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Waiting for the whistle

27 July 2006 Angelo Coppola

South Africa should be careful of scoring an own goal - the road isn't less travelled and it has an opportunity to provide a funky African experience.

Jeremy Gardiner a director at Investec Asset Management, speaking at the fpi convention in Gauteng today says that South Africa has come a long way, but we have a long way to go.

From an overly pessimistic country with everything wrong, to a country that was overly optimistic. Pessimism and talk of emigrating again is creating a full circle. The nastiness in letters to the press concerning the FIFA World Cup is unnecessary.

Some of the issues that are making South Africans think about things differently include high profile crime, the government succession fight, corruption, rand weakness, and perhaps even the weather.

We have to get the World Cup right - we are not going to have a German world cup. The vuvuzela is the country's secret weapon, although everyone will be watching if we as a country don't get it right.

Internationally geopolitics is the greatest threat witness Iran, Iraq, Afghanistan, North Korea and the Middle East. The dollar remains under pressure, but there is no collapse in sight. A US and global housing collapse may be a problem, while bird flu seems to be another problem.

Oil also remains a problem with some people predicting $100 to $150. Gardiner says that it will be in the $60 range.

The Americans are using their houses as ATMs and debt levels are huge estimated at 120%, while China growth is at 11.3% year on year, although their wages are ridiculously low.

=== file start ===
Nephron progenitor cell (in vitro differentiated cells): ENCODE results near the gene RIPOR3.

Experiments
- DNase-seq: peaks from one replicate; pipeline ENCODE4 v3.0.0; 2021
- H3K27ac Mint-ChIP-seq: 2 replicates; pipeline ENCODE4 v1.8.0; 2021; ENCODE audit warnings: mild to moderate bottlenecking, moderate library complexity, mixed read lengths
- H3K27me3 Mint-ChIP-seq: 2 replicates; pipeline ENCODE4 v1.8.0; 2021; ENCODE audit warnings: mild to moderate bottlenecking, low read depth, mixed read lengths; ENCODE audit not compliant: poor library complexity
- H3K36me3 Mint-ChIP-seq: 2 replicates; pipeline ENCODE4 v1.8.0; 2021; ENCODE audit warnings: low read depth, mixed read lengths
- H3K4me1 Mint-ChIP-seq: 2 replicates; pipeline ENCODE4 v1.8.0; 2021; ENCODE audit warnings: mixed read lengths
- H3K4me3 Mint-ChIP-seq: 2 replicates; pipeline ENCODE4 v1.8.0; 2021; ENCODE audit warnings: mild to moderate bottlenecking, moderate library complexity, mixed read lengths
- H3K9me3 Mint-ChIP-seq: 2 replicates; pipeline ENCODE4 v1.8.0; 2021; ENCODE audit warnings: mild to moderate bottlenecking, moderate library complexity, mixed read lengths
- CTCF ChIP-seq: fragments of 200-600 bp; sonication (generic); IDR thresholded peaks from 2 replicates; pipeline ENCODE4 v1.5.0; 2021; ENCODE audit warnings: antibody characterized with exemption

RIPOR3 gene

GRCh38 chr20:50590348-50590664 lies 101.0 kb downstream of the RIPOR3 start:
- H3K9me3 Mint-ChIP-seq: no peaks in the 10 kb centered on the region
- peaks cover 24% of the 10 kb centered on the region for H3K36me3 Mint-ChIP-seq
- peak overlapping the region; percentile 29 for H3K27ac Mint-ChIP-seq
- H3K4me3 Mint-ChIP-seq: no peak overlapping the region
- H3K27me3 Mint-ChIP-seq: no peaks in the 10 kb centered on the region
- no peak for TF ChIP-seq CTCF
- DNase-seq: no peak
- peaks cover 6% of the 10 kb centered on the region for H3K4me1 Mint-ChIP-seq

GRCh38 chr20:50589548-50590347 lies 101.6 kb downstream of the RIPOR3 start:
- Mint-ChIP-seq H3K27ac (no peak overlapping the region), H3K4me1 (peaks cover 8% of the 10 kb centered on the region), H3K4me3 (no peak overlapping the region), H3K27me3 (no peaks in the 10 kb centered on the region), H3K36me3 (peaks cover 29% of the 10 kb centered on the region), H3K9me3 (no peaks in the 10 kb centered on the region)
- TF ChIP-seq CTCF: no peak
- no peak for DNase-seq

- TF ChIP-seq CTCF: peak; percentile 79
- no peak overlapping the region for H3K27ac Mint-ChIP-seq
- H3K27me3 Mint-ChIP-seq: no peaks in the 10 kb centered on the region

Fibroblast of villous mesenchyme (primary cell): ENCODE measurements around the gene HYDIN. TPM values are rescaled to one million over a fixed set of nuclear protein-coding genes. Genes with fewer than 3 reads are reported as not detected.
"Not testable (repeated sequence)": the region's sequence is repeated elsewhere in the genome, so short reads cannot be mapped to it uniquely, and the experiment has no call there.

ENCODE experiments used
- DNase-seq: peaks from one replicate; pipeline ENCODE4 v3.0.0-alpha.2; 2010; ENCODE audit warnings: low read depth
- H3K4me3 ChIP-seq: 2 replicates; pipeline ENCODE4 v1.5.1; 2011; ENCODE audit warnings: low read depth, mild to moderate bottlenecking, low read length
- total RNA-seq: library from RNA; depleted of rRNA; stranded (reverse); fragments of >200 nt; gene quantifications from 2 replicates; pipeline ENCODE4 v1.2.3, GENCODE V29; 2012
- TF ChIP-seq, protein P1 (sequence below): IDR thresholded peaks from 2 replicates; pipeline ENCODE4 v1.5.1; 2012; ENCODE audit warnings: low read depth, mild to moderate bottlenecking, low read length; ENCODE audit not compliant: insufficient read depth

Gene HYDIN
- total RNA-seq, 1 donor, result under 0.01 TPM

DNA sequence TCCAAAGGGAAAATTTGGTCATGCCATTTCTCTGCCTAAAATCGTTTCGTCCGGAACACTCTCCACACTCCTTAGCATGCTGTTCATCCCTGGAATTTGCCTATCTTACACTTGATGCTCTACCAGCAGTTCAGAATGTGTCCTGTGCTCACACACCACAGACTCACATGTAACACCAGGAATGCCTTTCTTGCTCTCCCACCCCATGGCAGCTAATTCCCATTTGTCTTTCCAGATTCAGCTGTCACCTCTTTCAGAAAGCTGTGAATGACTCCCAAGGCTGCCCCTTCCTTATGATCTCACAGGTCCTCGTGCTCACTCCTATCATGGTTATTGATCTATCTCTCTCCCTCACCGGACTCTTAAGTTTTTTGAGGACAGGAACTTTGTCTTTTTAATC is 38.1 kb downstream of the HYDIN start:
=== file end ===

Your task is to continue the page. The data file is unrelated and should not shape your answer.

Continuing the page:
Internationally inflation has been kept low by India and China as they kept consumer prices down. The problem now is that these two 'air-conditioning' countries need to be fed, and this impacts on oil and resources prices.

Locally inflation rates are low at 4.8%, when one considers that these were double digit inflation rates, less than a decade ago.

Gardiner maintains that Africa is South Africa's competitive advantage. The locals know how to operate in the rest of Africa. The locals need to get into the continent before the foreigners do.

A warning though is that the big deals in SA in the last 12 months are creating more foreign interest: Barclays - Absa, Vodaphone - Vodacom, ABF Illovo.

Emerging markets are not unattractive, and SA less so. The foreigners are here because of the expected large infrastructure spend and the increased value that the black middle class is bringing to the table. They are here for a five year term.

He says that there will be a gradual decline in the rand, down to between 6.80 and 7.30, although the current account deficit could change all of that. So why then do people get stressed when it comes to offshore investing and diversification? He maintains that it's a principle and not a level diversification is a principle - don't wait for a number.

Turning to gold, he says that gold investing is not for the feint hearted its either death or glory.

On tourism SA is still attracting tourists, although the criminals should stop attacking the tourists its not good business practice. This area creates more GDP than mining.

In terms of housing and the economic wellbeing of the population, SA is in a sorry state. 50% of the population lives on less than $3 per day, and one has to consider the high percentage of that figure that goes to transport, due to historical imperatives.

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We have watched with interest as each of the country’s large life insurers report their 2021 life claims statistics, with soaring claims and claims values. That got us thinking: how do the big life insurers compare against one another, from an IFA perspective?

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